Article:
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Landuse changes around Pasoh Forest Reserve in Peninsular Malaysia.
ADACHI, NAOKI1,2, MANOKARAN, N1, ABDUL RAHIM, NIK1, OKUDA, TOSHINORI3, 1 2 3
ABSTRACT- Intensive studies have been carried out by many researchers in Pasoh Forest Reserve (2,450 ha), a lowland dipterocarp forest, in Peninsular Malaysia since the early 1970s. At that time the Forest Reserve was still surrounded by other forest stands, however, extensive development has taken place in which forests were converted to rubber or oil palm plantations. The Reserve is now like an isolated island surrounded by plantations and its ecosystem might have been greatly affected by this fragmentation. We have employed Landsat MSS (1979) and TM (1988, 1996) images to detect changes of landuse in Pasoh Forest Reserve and its vicinity (ca. 60 x 60 km2) and analyzed relationships between changing patterns and topography. Forest which occupied 47.7% of the whole study area in 1979 decreased greatly to 31.6% by 1988, and further decreased to 29.4% by 1996. Rubber plantations which accounted for 26.7% in 1979 increased slightly to 34.4% in 1988. Oil palm plantations represented 14.3% in 1979, but increased steadily to 20.6% in 1996. Conversion of forests to plantations mostly took place in low and less steep areas, while undulatory areas remained undisturbed. Some of the forest stands were selectively logged during this period, but the detection was not easy. We will further continue our study to develop methods to discriminate between such secondary forests and primary forests and analyze patterns in which logging takes place.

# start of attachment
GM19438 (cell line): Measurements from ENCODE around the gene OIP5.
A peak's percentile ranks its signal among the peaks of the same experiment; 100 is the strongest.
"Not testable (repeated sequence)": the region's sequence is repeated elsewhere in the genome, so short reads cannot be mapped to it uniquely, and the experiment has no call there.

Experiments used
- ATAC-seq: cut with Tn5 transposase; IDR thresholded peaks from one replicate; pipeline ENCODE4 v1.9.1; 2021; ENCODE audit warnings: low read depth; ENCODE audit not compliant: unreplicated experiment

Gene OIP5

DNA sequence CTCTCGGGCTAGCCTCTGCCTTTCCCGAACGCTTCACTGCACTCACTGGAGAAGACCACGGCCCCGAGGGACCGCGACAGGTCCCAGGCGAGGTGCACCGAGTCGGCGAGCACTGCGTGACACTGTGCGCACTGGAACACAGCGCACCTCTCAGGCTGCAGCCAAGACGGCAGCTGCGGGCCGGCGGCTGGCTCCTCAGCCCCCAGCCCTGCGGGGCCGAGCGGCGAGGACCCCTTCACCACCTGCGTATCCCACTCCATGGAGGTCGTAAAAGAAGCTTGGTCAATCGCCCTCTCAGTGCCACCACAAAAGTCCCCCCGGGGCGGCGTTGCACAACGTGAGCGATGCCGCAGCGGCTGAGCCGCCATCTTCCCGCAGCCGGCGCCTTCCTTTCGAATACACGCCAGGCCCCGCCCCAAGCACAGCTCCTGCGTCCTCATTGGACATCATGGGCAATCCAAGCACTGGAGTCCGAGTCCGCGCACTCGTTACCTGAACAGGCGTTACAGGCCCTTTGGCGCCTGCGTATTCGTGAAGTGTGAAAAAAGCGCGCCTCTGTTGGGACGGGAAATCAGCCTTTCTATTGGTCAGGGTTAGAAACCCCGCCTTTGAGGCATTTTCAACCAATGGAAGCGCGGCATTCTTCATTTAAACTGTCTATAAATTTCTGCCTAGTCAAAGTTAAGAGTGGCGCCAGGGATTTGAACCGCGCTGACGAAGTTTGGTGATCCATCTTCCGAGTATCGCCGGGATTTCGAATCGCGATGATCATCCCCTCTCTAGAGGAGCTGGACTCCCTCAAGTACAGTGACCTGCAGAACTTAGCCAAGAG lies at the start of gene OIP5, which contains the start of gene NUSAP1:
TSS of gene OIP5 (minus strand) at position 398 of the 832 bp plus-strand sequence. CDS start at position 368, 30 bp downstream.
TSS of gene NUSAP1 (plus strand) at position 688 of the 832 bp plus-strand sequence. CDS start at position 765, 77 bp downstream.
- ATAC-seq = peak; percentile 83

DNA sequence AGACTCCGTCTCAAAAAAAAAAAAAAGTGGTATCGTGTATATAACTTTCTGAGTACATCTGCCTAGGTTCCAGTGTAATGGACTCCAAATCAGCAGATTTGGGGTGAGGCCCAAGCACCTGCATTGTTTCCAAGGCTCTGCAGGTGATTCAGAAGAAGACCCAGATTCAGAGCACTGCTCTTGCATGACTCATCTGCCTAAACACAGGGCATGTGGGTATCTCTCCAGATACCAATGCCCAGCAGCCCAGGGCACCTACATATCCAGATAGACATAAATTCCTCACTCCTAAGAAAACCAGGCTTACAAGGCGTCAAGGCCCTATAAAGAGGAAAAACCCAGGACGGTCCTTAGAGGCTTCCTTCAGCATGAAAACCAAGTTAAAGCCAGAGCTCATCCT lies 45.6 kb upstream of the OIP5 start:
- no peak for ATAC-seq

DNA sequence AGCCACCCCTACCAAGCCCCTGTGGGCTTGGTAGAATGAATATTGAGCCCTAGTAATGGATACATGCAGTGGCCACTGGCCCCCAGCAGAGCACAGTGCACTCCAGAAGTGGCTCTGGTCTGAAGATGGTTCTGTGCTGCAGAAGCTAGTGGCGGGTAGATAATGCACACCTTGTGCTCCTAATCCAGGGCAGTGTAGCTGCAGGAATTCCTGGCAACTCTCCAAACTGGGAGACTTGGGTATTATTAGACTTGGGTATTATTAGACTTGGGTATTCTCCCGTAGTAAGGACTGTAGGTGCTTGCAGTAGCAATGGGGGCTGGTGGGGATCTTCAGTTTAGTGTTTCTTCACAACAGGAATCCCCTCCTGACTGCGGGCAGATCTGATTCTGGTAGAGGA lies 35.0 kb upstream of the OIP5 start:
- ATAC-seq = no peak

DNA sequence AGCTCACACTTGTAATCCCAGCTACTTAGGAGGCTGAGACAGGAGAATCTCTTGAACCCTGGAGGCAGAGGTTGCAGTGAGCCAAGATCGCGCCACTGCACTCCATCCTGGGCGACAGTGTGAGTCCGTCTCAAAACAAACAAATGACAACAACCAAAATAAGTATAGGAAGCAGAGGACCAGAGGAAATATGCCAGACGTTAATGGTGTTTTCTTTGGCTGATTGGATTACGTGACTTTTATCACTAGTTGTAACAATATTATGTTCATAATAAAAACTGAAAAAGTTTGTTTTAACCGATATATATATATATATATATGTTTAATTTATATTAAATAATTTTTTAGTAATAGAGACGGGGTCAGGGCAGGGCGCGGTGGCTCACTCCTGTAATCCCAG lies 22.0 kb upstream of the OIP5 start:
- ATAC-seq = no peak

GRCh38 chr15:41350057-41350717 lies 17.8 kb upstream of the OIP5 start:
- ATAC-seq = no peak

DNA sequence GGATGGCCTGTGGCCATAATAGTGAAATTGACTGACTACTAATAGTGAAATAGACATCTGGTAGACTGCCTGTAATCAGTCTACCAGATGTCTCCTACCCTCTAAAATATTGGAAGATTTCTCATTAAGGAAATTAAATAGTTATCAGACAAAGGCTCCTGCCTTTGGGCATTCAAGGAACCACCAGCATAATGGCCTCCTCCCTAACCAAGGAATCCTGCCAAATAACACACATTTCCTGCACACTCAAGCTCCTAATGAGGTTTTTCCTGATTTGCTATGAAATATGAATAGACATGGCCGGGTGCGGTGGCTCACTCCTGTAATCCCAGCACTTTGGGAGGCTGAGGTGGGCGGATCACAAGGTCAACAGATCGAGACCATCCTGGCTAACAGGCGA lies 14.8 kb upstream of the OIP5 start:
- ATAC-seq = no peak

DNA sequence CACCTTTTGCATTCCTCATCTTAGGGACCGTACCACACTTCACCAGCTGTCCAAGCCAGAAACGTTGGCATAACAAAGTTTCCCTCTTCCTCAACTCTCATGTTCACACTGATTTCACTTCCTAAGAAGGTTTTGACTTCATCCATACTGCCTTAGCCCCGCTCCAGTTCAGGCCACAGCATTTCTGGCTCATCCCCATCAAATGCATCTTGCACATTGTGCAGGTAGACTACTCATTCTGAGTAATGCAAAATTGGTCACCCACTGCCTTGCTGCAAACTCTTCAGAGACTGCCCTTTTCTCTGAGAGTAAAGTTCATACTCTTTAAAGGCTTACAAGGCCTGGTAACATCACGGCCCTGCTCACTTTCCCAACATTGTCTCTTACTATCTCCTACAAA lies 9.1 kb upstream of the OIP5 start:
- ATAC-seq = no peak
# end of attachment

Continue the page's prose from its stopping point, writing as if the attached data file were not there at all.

KEY WORDS: tropical forest, landuse change, Malaysia, remote sensing